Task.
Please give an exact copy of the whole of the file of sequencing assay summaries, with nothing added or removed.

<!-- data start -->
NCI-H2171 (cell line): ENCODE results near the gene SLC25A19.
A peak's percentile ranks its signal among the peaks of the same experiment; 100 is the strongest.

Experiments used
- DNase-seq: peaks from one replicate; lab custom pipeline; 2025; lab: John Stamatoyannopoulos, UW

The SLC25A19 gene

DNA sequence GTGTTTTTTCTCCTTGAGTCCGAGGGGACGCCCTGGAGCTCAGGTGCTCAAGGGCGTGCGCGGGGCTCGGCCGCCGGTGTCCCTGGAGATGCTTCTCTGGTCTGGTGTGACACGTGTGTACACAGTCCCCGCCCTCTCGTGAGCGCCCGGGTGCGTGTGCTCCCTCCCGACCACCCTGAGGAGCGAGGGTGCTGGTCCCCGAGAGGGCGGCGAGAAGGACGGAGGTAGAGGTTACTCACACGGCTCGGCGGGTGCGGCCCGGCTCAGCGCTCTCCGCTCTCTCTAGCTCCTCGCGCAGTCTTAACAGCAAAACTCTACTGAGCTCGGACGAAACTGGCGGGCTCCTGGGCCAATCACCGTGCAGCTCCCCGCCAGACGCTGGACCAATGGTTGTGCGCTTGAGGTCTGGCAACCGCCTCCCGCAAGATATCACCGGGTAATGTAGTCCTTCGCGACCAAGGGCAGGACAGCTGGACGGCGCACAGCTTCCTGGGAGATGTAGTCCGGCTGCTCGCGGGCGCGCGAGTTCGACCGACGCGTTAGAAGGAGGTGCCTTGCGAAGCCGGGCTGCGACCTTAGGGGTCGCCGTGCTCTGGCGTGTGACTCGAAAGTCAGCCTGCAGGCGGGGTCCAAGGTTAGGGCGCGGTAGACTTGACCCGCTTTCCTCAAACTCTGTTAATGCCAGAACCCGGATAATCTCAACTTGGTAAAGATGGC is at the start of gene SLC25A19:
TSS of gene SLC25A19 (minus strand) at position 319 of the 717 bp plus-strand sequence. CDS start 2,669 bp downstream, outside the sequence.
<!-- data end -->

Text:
NCI-H2171 (cell line): ENCODE results near the gene SLC25A19.
A peak's percentile ranks its signal among the peaks of the same experiment; 100 is the strongest.

Experiments used
- DNase-seq: peaks from one replicate; lab custom pipeline; 2025; lab: John Stamatoyannopoulos, UW

The SLC25A19 gene

DNA sequence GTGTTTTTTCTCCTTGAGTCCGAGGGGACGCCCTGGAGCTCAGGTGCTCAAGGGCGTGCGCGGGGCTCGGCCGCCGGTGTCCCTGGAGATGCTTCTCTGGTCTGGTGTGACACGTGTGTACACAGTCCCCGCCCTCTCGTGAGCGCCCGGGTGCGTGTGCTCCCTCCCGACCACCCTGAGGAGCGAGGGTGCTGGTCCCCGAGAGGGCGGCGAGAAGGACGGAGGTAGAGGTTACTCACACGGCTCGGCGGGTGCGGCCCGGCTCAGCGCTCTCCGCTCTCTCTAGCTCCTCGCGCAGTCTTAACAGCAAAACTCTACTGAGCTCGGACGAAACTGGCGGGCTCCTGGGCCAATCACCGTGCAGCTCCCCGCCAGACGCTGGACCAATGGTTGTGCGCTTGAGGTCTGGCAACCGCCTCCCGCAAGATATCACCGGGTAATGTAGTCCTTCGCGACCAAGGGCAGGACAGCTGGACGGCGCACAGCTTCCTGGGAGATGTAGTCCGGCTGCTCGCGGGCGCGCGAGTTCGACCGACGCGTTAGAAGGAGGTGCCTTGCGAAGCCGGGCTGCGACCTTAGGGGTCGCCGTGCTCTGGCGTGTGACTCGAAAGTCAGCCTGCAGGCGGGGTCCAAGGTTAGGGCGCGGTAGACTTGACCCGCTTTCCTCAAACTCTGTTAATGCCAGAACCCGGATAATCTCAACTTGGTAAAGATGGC is at the start of gene SLC25A19:
TSS of gene SLC25A19 (minus strand) at position 319 of the 717 bp plus-strand sequence. CDS start 2,669 bp downstream, outside the sequence.